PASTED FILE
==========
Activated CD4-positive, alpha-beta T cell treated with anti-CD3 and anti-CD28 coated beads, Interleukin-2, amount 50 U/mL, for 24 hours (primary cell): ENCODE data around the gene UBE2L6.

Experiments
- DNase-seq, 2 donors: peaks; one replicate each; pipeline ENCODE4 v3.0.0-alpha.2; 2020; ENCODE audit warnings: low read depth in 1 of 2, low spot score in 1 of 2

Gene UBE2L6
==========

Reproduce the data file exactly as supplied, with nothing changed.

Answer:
Activated CD4-positive, alpha-beta T cell treated with anti-CD3 and anti-CD28 coated beads, Interleukin-2, amount 50 U/mL, for 24 hours (primary cell): ENCODE data around the gene UBE2L6.

Experiments
- DNase-seq, 2 donors: peaks; one replicate each; pipeline ENCODE4 v3.0.0-alpha.2; 2020; ENCODE audit warnings: low read depth in 1 of 2, low spot score in 1 of 2

Gene UBE2L6